Chantal Hebert continues to write about the fading separatist fire in Quebec. That the separatists are fading makes me enormously happy. The next step is to bring Quebec back to it's center right roots!
The spark that lit the 1995 Quebec-Canada flare-up was accidentally struck in the late ’80s, over the course of Brian Mulroney’s failed constitutional fireworks.
The five stormy years between the original negotiation of the Meech Lake Accord in 1987 and the demise of the subsequent Charlottetown agreement in 1992 rekindled dormant nationalist passions in Quebec and raised them to a fever pitch.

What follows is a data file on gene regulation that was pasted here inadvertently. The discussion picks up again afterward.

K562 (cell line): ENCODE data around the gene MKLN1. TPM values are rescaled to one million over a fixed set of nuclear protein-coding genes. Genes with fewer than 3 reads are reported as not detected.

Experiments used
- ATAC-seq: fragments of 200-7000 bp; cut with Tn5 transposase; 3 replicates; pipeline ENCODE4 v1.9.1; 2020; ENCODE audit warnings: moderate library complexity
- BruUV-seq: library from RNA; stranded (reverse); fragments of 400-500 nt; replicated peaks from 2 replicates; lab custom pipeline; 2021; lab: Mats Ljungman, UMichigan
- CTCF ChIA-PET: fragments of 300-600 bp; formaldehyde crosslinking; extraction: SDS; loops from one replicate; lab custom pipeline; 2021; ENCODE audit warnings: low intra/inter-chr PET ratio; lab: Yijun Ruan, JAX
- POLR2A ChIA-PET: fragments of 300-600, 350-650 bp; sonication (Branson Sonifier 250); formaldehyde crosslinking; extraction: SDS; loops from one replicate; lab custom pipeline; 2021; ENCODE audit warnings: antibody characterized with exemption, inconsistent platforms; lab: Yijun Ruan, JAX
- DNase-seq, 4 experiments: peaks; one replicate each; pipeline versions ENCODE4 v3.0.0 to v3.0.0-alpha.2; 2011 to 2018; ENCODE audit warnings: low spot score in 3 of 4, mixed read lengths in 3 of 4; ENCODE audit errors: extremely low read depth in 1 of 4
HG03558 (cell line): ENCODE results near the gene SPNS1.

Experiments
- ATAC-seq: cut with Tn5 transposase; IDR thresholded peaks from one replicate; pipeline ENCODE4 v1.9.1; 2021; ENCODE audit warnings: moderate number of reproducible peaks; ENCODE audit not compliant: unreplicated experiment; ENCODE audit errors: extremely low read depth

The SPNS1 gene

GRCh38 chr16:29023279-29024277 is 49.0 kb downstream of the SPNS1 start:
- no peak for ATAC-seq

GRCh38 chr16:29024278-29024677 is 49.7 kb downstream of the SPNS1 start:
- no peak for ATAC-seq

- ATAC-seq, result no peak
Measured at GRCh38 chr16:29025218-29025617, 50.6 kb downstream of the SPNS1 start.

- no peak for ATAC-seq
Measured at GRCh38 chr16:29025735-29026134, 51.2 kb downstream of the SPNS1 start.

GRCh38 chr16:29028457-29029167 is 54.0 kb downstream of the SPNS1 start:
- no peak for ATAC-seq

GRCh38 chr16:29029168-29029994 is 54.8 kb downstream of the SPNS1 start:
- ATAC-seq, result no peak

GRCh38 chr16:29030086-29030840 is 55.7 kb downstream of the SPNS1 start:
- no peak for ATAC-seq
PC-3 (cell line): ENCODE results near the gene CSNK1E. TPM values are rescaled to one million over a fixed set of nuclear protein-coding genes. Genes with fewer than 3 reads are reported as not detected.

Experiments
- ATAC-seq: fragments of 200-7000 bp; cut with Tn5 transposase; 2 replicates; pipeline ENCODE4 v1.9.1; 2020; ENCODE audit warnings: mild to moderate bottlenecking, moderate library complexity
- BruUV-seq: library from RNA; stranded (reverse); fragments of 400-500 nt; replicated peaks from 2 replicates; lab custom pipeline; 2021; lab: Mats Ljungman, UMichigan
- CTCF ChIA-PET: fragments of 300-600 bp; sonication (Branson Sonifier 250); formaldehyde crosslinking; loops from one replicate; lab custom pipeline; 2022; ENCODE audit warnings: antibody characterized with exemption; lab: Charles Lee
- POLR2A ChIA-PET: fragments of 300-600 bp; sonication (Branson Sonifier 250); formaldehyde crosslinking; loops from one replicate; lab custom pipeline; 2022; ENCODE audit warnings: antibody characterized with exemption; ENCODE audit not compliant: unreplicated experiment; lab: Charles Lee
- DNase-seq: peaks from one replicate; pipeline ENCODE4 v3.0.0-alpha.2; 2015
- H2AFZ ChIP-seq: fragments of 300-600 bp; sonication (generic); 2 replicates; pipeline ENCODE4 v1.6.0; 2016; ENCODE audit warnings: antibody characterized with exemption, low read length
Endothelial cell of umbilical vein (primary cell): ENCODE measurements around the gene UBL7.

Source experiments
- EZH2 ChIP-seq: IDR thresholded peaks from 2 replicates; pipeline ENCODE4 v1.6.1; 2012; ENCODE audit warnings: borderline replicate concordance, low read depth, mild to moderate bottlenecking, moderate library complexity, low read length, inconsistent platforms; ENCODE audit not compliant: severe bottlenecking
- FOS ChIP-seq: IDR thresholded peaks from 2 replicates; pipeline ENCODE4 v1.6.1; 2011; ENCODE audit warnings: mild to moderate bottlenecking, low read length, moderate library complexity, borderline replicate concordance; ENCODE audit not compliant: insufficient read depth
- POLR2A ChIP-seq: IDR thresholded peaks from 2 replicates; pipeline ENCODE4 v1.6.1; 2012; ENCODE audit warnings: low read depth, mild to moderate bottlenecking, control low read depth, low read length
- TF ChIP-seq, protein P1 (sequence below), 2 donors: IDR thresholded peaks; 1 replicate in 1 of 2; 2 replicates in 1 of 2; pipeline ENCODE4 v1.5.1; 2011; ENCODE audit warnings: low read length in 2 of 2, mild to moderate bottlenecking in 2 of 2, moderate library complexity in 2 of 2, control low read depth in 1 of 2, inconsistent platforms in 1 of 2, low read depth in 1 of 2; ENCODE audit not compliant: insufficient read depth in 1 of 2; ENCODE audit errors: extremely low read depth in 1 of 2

On the morning after the 1995 referendum, the sovereignty movement woke up on the losing end of a close vote on the province’s political future but very much in control of the Quebec trenches in the National Assembly and in the House of Commons.
For the better part of the past 16 years, the sovereignist leadership has searched high and low for new combustible material to fuel its cause — and run out of gas in the process.
The post-referendum tinderbox has turned out to be a pile of damp hay.
Since the referendum, a host of Quebec-Ottawa confrontations — involving emblematic issues ranging from the so-called federal-provincial fiscal imbalance to the gun registry and climate change — have come and gone without causing more than passing spikes in Quebec’s public opinion.